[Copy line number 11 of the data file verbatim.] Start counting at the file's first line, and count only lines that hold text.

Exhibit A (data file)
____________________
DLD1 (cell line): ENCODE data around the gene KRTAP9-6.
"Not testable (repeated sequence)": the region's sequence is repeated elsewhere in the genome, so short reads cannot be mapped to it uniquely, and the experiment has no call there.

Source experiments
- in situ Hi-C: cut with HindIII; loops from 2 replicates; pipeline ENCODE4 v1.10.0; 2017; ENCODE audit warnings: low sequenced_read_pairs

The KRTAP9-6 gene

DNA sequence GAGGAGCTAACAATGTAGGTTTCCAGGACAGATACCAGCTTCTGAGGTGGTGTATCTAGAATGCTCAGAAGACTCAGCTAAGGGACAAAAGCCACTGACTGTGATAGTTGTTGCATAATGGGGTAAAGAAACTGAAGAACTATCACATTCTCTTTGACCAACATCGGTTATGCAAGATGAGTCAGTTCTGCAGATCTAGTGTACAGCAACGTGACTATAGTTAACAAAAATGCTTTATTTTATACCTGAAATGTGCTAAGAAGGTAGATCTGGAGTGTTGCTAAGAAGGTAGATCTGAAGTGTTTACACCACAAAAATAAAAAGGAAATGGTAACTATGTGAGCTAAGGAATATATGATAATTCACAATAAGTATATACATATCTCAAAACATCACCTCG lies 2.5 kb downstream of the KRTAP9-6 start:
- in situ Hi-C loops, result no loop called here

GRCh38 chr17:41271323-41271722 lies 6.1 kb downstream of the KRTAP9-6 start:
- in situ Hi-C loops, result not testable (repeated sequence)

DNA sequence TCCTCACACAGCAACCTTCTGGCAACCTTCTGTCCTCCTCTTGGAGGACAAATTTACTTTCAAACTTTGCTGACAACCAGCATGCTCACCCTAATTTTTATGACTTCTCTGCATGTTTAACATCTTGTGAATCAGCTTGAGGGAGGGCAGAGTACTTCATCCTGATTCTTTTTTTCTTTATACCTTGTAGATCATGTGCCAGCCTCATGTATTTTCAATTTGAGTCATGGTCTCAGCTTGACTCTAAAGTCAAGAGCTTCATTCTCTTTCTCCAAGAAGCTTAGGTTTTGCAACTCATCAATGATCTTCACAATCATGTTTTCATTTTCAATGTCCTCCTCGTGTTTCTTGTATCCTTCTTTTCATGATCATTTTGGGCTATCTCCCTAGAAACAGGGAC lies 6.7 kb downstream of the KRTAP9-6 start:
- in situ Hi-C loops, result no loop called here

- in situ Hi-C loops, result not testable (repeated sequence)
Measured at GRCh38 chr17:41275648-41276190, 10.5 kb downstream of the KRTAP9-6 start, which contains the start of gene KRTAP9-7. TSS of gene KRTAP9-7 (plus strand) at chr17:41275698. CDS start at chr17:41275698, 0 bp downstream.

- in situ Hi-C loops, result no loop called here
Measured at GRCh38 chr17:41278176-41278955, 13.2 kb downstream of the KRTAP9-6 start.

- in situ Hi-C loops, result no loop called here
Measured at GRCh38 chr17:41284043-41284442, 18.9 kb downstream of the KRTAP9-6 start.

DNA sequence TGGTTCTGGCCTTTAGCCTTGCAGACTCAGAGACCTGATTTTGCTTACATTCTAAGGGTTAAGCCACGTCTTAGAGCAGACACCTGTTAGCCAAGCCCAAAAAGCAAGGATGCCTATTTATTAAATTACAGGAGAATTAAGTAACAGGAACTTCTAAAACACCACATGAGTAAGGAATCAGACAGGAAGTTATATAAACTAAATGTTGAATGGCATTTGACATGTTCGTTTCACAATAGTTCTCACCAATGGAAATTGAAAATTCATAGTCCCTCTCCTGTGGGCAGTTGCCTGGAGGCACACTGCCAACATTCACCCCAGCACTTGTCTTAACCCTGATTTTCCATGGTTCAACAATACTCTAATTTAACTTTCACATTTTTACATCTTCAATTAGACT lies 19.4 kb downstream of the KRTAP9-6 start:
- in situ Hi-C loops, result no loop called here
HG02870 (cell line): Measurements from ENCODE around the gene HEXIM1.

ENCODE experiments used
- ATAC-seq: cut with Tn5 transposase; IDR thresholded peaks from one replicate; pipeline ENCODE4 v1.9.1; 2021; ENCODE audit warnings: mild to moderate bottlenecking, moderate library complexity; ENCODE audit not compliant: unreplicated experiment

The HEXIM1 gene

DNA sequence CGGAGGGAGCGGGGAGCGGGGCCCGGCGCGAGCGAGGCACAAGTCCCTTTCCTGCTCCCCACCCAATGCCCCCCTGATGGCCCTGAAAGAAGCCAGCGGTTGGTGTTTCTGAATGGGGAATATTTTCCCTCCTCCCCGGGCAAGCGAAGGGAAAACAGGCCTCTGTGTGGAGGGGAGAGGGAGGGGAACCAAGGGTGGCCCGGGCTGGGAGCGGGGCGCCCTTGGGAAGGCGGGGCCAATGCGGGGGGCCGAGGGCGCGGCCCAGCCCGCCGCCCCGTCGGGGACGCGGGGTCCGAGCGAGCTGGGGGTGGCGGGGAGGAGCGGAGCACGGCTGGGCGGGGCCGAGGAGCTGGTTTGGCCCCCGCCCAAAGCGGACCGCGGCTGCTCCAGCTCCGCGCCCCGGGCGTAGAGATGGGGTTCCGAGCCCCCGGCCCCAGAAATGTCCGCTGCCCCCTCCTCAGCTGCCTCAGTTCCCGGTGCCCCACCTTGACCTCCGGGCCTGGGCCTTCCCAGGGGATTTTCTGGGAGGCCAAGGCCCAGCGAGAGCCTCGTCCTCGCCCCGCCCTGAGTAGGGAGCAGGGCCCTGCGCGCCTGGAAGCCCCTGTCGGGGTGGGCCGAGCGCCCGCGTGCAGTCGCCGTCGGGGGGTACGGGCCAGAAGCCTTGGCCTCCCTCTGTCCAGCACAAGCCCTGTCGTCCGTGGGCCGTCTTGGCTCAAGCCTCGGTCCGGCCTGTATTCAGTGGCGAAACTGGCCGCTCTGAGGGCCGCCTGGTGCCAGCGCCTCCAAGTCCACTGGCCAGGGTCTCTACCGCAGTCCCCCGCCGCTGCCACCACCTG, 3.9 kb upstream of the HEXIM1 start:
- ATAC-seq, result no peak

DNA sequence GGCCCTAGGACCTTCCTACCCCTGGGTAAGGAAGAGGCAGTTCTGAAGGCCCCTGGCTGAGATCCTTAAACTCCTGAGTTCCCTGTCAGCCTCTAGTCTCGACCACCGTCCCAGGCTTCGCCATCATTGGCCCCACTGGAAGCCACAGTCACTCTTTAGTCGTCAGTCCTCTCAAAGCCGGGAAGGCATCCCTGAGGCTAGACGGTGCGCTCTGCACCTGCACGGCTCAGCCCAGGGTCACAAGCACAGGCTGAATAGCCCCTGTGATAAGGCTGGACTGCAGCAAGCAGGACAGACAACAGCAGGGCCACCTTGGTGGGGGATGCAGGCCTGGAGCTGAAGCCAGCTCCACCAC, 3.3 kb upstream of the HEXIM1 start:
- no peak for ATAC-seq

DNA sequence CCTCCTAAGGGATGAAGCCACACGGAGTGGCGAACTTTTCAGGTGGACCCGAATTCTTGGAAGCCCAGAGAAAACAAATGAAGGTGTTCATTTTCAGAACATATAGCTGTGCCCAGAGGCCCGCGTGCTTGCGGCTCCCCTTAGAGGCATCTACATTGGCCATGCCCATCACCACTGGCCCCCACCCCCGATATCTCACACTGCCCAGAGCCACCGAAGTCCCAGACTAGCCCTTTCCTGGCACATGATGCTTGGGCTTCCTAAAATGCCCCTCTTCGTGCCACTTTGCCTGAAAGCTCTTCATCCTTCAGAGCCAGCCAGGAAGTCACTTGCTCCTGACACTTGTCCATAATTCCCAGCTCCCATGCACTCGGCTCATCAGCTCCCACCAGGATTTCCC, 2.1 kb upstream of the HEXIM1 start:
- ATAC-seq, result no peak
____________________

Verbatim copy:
- in situ Hi-C loops, result no loop called here